New River, Part 2

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Wednesday—continued—We left camp at 9:00 and rode to Marysville, which was established in 1885 and abandoned, I think, in 1913. There was a Marysville Hotel run by people whose daughter, Mary, is buried there. Nothing there now but myrtle (a groundcover with shiny green leaves and purple flowers) growing among the brush, and old logs and rocks, which were part of the foundation as well as old cans, pieces of iron stove, and bits of pottery. Florence found an old broken red, poker chip and we found an iron lampshade (small, which I brought along). We also found an old piece of rocking chair and the head of a bed.

Then we rode on to White Rock, which was fair-sized compared to Marysville I guess. Here were a number of cabin sites, caved-in cellars, etc. Many old rusted cans and lots of broken bottles. People had done lots of building there. There was even an oven door with a porcelain handle.

We then rode to the Boomer Mine but were unable to see the boomer because of the huge slide in Slide Creek, which has grown to eliminate the trail. Tremendously deep gulch there in the narrow canyon, several hundred feet deep. This was mined by the people who lived at New River City (Old Denny), which we next visited.

At New River City we drank water from a mossy spring—nearly muddied by Sport (Vernon’s dog), who loves water. Then we wandered around. One old cabin remains, another has recently burned. One cellar was carefully rocked in with layers of rocks, those in the corners overlapping smoothly with the walls. I found a tiny bottle with a broken top in the brush.

We went back to Mary Blaine, then up a steep climb all past the Cinnabar Mine, which we’d passed on the way down only on the opposite side. There was an old retort (like a big concrete stove), old cabin and a little shack with chairs in it, and two wheelbarrows. We ate lunch about 1:30 at Mary Blaine, put the packs on, and left at 3:00. We rode right across the top of that big slide that goes up above the Boomer Mine on a narrow little trail. When we came to Election Camp we found a note from Alice and Horace, which they’d left there Sunday when they hiked through. (My notes don’t say where they’d hiked from).

After a big Indian massacre at Lake City in 1864, all the people of the New River area had moved over into Siskiyou County. They didn’t want to lose their vote so they came to this camp to vote—about 300 miners.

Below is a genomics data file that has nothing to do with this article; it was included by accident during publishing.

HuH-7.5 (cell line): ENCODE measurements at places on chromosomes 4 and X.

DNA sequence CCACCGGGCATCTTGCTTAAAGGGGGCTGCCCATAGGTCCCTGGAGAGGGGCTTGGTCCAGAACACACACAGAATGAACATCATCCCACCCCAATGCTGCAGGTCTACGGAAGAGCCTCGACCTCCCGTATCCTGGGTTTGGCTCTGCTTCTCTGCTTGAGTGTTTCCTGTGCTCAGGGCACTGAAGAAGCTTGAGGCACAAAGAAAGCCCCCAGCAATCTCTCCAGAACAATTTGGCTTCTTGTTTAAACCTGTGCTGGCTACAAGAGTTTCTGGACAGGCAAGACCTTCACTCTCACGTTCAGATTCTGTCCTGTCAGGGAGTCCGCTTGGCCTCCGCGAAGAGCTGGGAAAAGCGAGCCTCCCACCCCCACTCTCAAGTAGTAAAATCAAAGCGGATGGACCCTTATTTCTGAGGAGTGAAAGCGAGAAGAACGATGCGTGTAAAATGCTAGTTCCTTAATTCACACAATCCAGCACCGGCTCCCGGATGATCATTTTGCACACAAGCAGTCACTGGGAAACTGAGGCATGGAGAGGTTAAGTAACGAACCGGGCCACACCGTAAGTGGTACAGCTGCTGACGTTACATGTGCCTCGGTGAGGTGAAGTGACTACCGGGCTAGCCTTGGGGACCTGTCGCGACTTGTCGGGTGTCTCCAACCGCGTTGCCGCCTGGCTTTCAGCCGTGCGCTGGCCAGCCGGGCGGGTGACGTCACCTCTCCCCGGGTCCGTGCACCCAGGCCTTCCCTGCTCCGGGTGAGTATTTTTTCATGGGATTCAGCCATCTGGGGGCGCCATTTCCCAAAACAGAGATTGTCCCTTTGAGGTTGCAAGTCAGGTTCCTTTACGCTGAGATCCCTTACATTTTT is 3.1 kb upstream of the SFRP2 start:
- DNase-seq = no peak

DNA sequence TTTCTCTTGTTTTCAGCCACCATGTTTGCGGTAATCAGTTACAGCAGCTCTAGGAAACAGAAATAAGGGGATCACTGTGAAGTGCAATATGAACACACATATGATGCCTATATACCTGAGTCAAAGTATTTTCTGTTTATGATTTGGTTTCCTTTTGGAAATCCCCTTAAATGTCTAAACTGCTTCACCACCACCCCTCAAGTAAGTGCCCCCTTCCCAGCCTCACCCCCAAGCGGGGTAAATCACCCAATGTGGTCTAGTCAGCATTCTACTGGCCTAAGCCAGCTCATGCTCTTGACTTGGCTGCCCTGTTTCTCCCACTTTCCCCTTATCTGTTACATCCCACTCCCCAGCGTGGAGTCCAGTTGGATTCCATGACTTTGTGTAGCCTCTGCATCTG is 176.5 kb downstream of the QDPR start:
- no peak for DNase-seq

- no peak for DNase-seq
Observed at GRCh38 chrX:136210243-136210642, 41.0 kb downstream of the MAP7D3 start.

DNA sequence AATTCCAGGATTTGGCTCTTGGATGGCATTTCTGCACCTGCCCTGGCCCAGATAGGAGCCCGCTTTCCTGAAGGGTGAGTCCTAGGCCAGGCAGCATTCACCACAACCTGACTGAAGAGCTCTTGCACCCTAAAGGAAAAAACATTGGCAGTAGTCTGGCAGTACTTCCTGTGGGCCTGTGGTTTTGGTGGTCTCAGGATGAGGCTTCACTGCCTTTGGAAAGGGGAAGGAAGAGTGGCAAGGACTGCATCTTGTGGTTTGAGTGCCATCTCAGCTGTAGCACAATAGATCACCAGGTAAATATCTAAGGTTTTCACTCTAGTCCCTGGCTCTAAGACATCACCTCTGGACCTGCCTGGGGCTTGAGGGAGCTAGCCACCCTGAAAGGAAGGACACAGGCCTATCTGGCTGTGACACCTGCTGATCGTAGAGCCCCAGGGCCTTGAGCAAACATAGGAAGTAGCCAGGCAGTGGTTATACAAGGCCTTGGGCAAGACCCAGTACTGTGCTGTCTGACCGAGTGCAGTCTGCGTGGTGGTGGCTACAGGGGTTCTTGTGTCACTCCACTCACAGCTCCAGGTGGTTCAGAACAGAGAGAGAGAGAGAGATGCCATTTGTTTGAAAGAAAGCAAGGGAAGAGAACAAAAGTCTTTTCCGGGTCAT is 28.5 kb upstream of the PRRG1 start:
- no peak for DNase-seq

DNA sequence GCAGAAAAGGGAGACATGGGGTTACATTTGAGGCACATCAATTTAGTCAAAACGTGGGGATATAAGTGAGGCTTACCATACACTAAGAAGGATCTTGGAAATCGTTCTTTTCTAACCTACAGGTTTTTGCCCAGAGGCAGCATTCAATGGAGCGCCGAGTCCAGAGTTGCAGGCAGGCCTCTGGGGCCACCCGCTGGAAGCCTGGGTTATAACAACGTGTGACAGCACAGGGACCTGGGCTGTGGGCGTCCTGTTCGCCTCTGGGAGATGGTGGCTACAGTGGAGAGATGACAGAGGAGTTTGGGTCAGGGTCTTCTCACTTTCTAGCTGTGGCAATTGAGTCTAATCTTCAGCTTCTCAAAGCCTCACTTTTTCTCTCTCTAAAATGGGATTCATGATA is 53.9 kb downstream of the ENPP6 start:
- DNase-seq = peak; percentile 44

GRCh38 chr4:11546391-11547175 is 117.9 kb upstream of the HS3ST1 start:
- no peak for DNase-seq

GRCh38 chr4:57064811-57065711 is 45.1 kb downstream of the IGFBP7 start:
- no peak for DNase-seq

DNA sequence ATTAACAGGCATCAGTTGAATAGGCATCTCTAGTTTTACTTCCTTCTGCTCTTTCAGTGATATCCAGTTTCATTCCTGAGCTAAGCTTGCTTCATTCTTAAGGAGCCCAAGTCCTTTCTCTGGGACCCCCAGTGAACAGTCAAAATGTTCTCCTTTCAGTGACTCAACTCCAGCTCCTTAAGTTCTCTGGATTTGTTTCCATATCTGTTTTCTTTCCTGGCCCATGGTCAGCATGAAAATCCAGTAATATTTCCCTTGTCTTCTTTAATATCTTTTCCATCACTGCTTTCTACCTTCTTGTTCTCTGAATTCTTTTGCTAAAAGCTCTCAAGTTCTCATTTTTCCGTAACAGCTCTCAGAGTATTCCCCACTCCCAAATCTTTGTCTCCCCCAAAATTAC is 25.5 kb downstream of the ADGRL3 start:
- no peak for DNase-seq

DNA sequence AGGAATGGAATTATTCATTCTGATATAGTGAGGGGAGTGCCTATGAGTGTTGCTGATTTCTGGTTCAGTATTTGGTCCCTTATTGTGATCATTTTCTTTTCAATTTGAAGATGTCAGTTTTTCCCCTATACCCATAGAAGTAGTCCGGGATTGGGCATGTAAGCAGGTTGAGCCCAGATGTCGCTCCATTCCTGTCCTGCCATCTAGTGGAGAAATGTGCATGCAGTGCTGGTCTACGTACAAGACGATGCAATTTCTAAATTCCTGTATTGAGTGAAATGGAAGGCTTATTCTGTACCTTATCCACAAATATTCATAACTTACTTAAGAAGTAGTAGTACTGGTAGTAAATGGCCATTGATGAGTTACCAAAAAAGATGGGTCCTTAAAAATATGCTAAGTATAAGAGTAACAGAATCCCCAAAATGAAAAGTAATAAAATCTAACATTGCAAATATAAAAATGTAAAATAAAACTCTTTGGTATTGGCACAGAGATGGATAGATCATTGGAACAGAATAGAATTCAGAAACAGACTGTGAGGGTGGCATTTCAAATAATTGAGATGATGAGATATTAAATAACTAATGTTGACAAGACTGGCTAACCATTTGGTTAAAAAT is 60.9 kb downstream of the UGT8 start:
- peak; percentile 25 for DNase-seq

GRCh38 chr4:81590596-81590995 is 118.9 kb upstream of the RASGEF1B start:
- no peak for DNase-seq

We got off the trail a little but soon were going right again. We rode and rode –rocks, brush, timber—and a beautiful view always of Pony Mountain, Cabin Peak, Wedding Cake, and Thompson Peak. The others saw a bear once (I might have been behind on my fat horse!). We finally arrived at a cut over area about 6:30—clear cut and a mess. A wide road led through it. We entered through a hillside meadow full of cattle and they followed us for some distance, calves getting separated from mothers. One calf still had its umbilical cord. Reunions were loud and prolonged.

We found a place to camp off the road a way on the trail to Grizzly. When the horses were turned loose Target headed for the top of the hill and had to be chased. Camp was made in the dark and dinner, drinks and dishes done in the dark also. Two boys came hiking down from Grizzly on their way out. We covered about 17 miles. This may have been the camp where I remember having my highball and sprawling on my sleeping bag to be awakened by Bob telling me I needed to help fix dinner. What a day! I wouldn’t have believed a person could get so tired and sore by riding a horse or see so much beautiful country.

Thursday– We broke camp slowly this morning because our stove was so small and it took a long time to cook hotcakes. We went through one downhill stretch, which was kind of tough because of Topsy’s sway—made me seasick. But our trip kept giving us beautiful views of the Thompson Peak country. We ate lunch at a camp on Grizzly Creek about a mile above the Molieter Mine junction. Lots of large firs, ponderosa (Jeffrey?) pines today and some large incense cedar. The ground cover is thimbleberries and twin berries with the latter having bright orange color.

Just after we started up the hill this morning Florence’s cinch slipped on Milkshake (sometimes people traded off on horses) and the saddle slid way back. It was on steep switchbacks and she really had to work to keep the horse still and get the saddle fixed. We arrived at Grizzly Meadow about 3:30. Tall, jagged cliffs with remains of glaciers up at the top, a thin waterfall dropping down from Grizzly Lake in front of the further cliffs. Bob and I will go there tomorrow. Our camp is at the lower end of the meadow right beside the creek. There is another camp in the trees at the other end, toward the cliffs.

The dogs have such sore feet they can hardly walk. There’s a Douglas squirrel scurrying around just above our sleeping bags.

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